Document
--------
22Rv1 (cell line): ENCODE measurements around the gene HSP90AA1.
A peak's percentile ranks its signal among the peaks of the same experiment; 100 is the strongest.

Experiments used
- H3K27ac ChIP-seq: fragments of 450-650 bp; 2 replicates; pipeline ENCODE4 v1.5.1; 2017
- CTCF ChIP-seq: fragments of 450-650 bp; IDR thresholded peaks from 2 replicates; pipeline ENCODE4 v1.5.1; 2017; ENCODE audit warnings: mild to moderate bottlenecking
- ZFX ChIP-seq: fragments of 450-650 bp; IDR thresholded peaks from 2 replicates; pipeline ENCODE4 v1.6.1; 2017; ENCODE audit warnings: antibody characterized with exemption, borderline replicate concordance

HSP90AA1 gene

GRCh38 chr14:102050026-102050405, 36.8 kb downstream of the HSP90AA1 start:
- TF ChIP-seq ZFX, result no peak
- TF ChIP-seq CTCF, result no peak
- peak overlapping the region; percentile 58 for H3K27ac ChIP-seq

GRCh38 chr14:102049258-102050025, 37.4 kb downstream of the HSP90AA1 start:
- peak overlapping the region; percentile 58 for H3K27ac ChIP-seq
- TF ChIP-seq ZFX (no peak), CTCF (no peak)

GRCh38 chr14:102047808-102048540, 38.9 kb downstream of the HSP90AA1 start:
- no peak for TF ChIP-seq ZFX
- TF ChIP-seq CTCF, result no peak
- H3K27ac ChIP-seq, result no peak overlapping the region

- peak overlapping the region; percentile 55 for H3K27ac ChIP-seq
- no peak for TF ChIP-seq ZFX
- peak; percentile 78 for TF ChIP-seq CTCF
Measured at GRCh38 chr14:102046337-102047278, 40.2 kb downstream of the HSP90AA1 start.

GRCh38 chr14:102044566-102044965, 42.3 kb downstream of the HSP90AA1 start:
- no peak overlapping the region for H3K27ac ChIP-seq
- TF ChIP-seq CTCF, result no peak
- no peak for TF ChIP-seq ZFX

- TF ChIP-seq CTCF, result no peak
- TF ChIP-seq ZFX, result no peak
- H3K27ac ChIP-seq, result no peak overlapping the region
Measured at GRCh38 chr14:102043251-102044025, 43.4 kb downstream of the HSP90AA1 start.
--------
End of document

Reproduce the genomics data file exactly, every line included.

22Rv1 (cell line): ENCODE measurements around the gene HSP90AA1.
A peak's percentile ranks its signal among the peaks of the same experiment; 100 is the strongest.

Experiments used
- H3K27ac ChIP-seq: fragments of 450-650 bp; 2 replicates; pipeline ENCODE4 v1.5.1; 2017
- CTCF ChIP-seq: fragments of 450-650 bp; IDR thresholded peaks from 2 replicates; pipeline ENCODE4 v1.5.1; 2017; ENCODE audit warnings: mild to moderate bottlenecking
- ZFX ChIP-seq: fragments of 450-650 bp; IDR thresholded peaks from 2 replicates; pipeline ENCODE4 v1.6.1; 2017; ENCODE audit warnings: antibody characterized with exemption, borderline replicate concordance

HSP90AA1 gene

GRCh38 chr14:102050026-102050405, 36.8 kb downstream of the HSP90AA1 start:
- TF ChIP-seq ZFX, result no peak
- TF ChIP-seq CTCF, result no peak
- peak overlapping the region; percentile 58 for H3K27ac ChIP-seq

GRCh38 chr14:102049258-102050025, 37.4 kb downstream of the HSP90AA1 start:
- peak overlapping the region; percentile 58 for H3K27ac ChIP-seq
- TF ChIP-seq ZFX (no peak), CTCF (no peak)

GRCh38 chr14:102047808-102048540, 38.9 kb downstream of the HSP90AA1 start:
- no peak for TF ChIP-seq ZFX
- TF ChIP-seq CTCF, result no peak
- H3K27ac ChIP-seq, result no peak overlapping the region

- peak overlapping the region; percentile 55 for H3K27ac ChIP-seq
- no peak for TF ChIP-seq ZFX
- peak; percentile 78 for TF ChIP-seq CTCF
Measured at GRCh38 chr14:102046337-102047278, 40.2 kb downstream of the HSP90AA1 start.

GRCh38 chr14:102044566-102044965, 42.3 kb downstream of the HSP90AA1 start:
- no peak overlapping the region for H3K27ac ChIP-seq
- TF ChIP-seq CTCF, result no peak
- no peak for TF ChIP-seq ZFX

- TF ChIP-seq CTCF, result no peak
- TF ChIP-seq ZFX, result no peak
- H3K27ac ChIP-seq, result no peak overlapping the region
Measured at GRCh38 chr14:102043251-102044025, 43.4 kb downstream of the HSP90AA1 start.